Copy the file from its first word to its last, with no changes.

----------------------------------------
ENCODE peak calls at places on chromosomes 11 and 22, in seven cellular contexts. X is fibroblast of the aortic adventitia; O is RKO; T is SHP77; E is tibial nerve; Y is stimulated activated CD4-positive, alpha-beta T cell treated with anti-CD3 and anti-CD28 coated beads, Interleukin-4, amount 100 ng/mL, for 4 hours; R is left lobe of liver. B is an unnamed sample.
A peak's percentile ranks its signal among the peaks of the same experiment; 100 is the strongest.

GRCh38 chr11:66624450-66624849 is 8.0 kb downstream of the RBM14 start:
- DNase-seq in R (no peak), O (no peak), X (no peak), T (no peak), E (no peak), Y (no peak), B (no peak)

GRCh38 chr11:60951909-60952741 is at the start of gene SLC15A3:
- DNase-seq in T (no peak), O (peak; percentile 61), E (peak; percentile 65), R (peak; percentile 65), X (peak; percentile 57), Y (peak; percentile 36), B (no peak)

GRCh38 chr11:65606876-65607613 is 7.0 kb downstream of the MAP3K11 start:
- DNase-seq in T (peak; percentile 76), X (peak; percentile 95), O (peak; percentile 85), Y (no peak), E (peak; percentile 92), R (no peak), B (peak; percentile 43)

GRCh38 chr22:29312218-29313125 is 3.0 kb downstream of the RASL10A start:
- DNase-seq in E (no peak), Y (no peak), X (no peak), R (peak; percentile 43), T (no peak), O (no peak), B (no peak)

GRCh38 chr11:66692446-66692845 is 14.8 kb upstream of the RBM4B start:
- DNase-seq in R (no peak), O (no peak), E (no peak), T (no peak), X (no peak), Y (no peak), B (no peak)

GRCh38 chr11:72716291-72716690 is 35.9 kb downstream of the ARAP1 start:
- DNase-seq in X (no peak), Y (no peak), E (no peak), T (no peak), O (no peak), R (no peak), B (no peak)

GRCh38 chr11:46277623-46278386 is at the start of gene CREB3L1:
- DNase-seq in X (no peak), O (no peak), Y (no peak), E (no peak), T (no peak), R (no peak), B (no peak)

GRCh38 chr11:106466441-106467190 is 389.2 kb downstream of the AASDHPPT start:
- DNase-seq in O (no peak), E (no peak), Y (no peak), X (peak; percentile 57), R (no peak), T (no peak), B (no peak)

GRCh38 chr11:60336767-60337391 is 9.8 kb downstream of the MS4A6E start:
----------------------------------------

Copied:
ENCODE peak calls at places on chromosomes 11 and 22, in seven cellular contexts. X is fibroblast of the aortic adventitia; O is RKO; T is SHP77; E is tibial nerve; Y is stimulated activated CD4-positive, alpha-beta T cell treated with anti-CD3 and anti-CD28 coated beads, Interleukin-4, amount 100 ng/mL, for 4 hours; R is left lobe of liver. B is an unnamed sample.
A peak's percentile ranks its signal among the peaks of the same experiment; 100 is the strongest.

GRCh38 chr11:66624450-66624849 is 8.0 kb downstream of the RBM14 start:
- DNase-seq in R (no peak), O (no peak), X (no peak), T (no peak), E (no peak), Y (no peak), B (no peak)

GRCh38 chr11:60951909-60952741 is at the start of gene SLC15A3:
- DNase-seq in T (no peak), O (peak; percentile 61), E (peak; percentile 65), R (peak; percentile 65), X (peak; percentile 57), Y (peak; percentile 36), B (no peak)

GRCh38 chr11:65606876-65607613 is 7.0 kb downstream of the MAP3K11 start:
- DNase-seq in T (peak; percentile 76), X (peak; percentile 95), O (peak; percentile 85), Y (no peak), E (peak; percentile 92), R (no peak), B (peak; percentile 43)

GRCh38 chr22:29312218-29313125 is 3.0 kb downstream of the RASL10A start:
- DNase-seq in E (no peak), Y (no peak), X (no peak), R (peak; percentile 43), T (no peak), O (no peak), B (no peak)

GRCh38 chr11:66692446-66692845 is 14.8 kb upstream of the RBM4B start:
- DNase-seq in R (no peak), O (no peak), E (no peak), T (no peak), X (no peak), Y (no peak), B (no peak)

GRCh38 chr11:72716291-72716690 is 35.9 kb downstream of the ARAP1 start:
- DNase-seq in X (no peak), Y (no peak), E (no peak), T (no peak), O (no peak), R (no peak), B (no peak)

GRCh38 chr11:46277623-46278386 is at the start of gene CREB3L1:
- DNase-seq in X (no peak), O (no peak), Y (no peak), E (no peak), T (no peak), R (no peak), B (no peak)

GRCh38 chr11:106466441-106467190 is 389.2 kb downstream of the AASDHPPT start:
- DNase-seq in O (no peak), E (no peak), Y (no peak), X (peak; percentile 57), R (no peak), T (no peak), B (no peak)

GRCh38 chr11:60336767-60337391 is 9.8 kb downstream of the MS4A6E start: